Arkansas In The Civil WarOne hundred and fifty years ago, the war was winding down in Arkansas and the threat of Federal actions against the Confederate army was decreasing. In a dispatch sent by the overall Confederate commander in Arkansas, E. Kirby Smith wrote to Arkansas Governor Harris Flanagin, “No more egregious folly could be committed by the enemy.”

In the dispatch, Smith notes, “The garrisons on the upper Arkansas have been reduced, and troops from the enemy’s command in that district have been sent down the Mississippi to New Orleans. The concentration of a force near the mouth of the Arkansas and at Vicksburg, with information received, indicate that the enemy intend operating on the only good and feasible line open to them from the District of Arkansas by a march through Monticello and a combined movement to occupy Monroe, La., and the lower Ouachita.”

While U.S. Grant was occupied in ending the war by amassing Federal troops in Louisiana, Smith advised Governor Flanagin, “The enemy have concentrated a force of some 25,000 infantry and 6,000 cavalry at Morganza, Baton Rouge, and New Orleans. Information induces me to believe that an expedition is now projected against Mobile, but that in the spring the whole force will be thrown against this department.”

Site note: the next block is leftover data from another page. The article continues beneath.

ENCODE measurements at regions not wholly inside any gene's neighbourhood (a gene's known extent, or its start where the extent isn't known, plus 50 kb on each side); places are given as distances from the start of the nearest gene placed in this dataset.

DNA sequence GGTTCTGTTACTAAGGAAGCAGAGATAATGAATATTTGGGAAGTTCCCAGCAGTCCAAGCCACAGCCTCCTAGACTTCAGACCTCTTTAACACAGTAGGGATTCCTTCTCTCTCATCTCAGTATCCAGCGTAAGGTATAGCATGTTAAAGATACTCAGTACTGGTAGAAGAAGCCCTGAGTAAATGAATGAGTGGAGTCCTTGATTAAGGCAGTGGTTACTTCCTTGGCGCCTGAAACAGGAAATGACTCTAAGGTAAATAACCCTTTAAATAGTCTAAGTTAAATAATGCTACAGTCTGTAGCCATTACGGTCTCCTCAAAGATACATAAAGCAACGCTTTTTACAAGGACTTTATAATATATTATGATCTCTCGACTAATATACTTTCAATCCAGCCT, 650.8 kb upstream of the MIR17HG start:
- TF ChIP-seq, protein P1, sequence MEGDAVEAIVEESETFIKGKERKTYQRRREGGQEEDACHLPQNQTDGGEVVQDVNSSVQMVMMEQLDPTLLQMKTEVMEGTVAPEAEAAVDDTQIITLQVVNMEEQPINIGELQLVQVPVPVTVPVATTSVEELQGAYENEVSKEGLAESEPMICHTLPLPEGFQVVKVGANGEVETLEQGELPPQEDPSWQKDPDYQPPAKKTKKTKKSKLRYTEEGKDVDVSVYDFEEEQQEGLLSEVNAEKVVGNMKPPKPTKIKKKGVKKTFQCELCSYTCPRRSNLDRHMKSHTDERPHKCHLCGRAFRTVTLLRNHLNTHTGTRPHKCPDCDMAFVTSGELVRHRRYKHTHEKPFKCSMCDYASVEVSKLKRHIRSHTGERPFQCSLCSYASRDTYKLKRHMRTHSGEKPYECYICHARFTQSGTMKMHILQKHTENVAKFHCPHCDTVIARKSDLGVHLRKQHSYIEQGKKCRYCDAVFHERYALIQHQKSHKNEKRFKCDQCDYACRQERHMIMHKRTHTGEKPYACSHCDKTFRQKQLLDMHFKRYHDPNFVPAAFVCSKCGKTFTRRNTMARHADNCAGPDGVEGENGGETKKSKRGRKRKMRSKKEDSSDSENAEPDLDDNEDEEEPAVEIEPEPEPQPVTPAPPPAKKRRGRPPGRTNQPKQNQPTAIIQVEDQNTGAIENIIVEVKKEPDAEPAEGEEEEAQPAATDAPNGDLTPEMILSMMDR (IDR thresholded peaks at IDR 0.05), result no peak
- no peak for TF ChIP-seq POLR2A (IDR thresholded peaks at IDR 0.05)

With the Mississippi River closed to Confederate service following the surrender at Vicksburg in July 1863, the Reb army needed another supply route for ammunition, clothes for the soldiers, and other supplies. Smith noted in the dispatch, “Large amounts of clothing have already been distributed, and trains are bringing supplies from Mexico as rapidly as the great distance to be traversed will allow.”

Military actions that took place in Arkansas this week one hundred and fifty years ago include an expedition on the Arkansas River on the 8th and 9th; a scout was sent from Helena to Madison from the 8th-13th; and a scout sent from Pine Bluff to Devall’s Bluff from February 9-19. For a complete list of military actions that took place in Arkansas during the Civil War, go to